Funny how using a question mark, coincidence, and an anonymous “friend” make crazy talk acceptable. Gordon Howie reads Luke 21: 25–26—
25 There will be signs in the sun, moon and stars. On the earth, nations will be in anguish and perplexity at the roaring and tossing of the sea. 26 People will faint from terror, apprehensive of what is coming on the world, for the heavenly bodies will be shaken [Luke 21:25–26, NIV via Bible Gateway].
—then plays with numbers to say Jesus is coming:
It would be hard to make an argument that this scripture doesn’t describe our word today. A friend pointed out an interesting bit of information. On the 21st of September, we saw the eclipse. On the 25th, the Hurricane hit the Texas coast. On the 26th, flooding began in Houston.
Luke 21: 25-26, coincidence? You be the judge, but it certainly should make us think [Gordon Howie, “Jesus… Coming Soon???” The Right Side, 2017.09.10].
This kind of shameless flim-flammery makes Christians, conservatives, and bloggers look bad. Along with typing the wrong month, Howie posts nutty words, then hides from ownership of them with weasel words—”you be the judge… should make us think”—and the well-known bloggers’ question marks in the title, saying, I want to make people think Jesus is coming, but when he doesn’t, don’t blame me, because I only asked a question. Other people must have jumped to conclusions.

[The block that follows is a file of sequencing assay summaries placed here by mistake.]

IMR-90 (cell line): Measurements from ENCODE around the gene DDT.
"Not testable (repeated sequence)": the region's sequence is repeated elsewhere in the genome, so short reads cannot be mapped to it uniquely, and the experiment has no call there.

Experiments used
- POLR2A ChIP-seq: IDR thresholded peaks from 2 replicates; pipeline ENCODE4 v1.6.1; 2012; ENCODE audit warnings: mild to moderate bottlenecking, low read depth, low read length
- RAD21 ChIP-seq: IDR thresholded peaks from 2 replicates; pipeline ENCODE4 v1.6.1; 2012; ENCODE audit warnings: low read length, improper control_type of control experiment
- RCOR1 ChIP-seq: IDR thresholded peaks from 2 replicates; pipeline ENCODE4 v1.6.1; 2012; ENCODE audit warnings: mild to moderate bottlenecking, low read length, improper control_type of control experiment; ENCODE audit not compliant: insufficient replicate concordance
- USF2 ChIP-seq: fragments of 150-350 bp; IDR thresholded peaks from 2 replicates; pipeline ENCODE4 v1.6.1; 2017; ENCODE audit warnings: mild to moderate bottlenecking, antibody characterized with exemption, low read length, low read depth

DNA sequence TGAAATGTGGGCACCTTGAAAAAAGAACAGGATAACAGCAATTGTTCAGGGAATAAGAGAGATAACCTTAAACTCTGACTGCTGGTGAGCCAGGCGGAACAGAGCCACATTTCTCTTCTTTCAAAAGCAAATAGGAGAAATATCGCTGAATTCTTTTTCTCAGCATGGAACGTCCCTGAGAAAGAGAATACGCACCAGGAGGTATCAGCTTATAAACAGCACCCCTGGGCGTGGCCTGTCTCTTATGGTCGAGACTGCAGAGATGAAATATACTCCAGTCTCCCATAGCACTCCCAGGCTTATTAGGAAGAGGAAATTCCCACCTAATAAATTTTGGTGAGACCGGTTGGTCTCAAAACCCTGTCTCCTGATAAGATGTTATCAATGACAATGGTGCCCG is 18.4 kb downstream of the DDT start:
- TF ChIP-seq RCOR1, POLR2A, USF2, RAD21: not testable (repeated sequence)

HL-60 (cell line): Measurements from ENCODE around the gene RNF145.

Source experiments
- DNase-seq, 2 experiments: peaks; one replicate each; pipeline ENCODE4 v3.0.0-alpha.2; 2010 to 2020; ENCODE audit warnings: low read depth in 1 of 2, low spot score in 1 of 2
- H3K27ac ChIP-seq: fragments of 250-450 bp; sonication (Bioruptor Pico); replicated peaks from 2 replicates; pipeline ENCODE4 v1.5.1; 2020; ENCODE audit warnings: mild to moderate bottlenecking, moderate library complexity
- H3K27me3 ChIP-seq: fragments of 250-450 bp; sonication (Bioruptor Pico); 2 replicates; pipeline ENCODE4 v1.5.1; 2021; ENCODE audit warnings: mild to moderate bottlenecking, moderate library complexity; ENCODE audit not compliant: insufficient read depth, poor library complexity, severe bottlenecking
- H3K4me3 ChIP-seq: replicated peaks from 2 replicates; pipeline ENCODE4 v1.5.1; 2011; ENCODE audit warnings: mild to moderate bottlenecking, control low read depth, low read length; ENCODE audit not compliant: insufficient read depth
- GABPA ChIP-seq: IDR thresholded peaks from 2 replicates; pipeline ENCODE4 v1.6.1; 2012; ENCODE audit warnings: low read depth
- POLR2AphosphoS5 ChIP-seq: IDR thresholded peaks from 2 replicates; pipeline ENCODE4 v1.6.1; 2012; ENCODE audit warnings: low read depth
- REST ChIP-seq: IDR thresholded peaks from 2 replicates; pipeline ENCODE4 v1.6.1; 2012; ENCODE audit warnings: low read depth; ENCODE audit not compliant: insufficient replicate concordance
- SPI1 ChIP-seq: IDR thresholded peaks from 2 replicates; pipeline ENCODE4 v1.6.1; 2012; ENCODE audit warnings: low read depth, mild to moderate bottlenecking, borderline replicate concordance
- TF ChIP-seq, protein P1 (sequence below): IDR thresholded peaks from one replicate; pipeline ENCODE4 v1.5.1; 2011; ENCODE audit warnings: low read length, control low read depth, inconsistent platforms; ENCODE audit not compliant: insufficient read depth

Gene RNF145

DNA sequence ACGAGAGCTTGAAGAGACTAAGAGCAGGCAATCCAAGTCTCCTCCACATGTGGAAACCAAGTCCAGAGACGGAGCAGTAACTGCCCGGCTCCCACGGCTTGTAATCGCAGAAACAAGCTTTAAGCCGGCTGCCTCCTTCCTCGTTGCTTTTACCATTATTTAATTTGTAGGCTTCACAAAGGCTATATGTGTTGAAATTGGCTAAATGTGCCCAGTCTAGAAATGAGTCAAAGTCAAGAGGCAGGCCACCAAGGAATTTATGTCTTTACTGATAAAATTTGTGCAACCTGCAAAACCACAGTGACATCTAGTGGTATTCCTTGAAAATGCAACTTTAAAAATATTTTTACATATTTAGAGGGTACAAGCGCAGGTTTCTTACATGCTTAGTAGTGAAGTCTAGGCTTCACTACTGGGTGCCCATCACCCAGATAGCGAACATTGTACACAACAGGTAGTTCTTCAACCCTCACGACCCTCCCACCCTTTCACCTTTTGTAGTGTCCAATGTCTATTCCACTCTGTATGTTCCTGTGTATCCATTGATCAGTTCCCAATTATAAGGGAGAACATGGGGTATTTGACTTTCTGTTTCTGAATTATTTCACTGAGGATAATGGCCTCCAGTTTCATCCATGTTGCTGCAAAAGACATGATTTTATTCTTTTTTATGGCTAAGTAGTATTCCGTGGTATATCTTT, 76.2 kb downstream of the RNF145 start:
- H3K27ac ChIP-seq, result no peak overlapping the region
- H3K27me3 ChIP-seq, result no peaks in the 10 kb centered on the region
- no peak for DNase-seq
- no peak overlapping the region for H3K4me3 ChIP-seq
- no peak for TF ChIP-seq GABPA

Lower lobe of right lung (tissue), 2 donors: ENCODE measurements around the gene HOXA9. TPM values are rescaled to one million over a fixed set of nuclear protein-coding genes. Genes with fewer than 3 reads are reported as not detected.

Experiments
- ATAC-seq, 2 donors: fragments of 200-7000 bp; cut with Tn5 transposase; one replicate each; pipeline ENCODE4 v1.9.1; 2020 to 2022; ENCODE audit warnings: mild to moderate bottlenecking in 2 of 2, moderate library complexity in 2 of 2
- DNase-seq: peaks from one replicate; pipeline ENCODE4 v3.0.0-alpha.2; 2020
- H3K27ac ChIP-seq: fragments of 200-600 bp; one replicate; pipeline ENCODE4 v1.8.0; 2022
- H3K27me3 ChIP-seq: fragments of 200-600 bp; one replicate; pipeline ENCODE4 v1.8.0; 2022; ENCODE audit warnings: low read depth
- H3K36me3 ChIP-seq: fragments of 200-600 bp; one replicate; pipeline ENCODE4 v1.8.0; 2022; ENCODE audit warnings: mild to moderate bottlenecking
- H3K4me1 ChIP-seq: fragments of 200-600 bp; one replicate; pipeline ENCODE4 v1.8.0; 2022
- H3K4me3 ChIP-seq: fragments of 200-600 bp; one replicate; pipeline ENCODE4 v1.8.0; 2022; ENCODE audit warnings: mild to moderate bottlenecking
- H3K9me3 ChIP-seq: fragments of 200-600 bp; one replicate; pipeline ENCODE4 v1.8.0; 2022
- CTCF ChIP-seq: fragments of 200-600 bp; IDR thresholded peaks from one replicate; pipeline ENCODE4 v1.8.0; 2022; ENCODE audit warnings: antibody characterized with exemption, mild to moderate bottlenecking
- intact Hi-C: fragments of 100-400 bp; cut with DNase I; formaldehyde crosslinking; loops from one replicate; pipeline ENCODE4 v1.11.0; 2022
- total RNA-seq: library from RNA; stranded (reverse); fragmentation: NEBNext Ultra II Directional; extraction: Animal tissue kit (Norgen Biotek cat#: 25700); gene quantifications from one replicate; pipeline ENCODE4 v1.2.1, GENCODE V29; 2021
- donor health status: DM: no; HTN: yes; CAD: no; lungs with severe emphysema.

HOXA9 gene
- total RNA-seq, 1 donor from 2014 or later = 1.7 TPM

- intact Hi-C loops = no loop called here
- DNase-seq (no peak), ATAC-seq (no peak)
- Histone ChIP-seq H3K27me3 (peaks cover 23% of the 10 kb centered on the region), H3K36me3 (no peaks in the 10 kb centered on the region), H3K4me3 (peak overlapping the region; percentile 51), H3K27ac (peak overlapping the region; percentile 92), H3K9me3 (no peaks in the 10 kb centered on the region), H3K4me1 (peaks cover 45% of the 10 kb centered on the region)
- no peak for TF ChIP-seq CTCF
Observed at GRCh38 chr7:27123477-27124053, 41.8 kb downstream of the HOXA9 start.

I won’t hide behind coy phrasing or question marks. I’ll say it clearly:
The August eclipse, this year’s hurricanes, last week’s earthquake in Mexico, and the sunny weather here in Aberdeen today are all natural phenomena, entirely explanable by science and not foretold by any word or playtime recoding of words in the Bible. The dates on which they occurred on the modern Gregorian calendar have nothing to do with the Roman calendar in use when Luke and friends wrote his gospel or with the chapter and verse numbers added centuries later by various human scribes not inspired by God. Several fellows named Jesús may be coming to America looking for work this week, but no carpenter-turned-teacher from Nazareth who was executed twenty centuries ago by the Roman governor of Judea in Jerusalem will return to clean up after Hurricane Irma, pass a federal budget, or declare a better kingdom any time “soon.”
I’m no expert on Christianity, but I know Christianity is about speaking the truth, not playing number games. Quit making the faith look nutty, Gordon.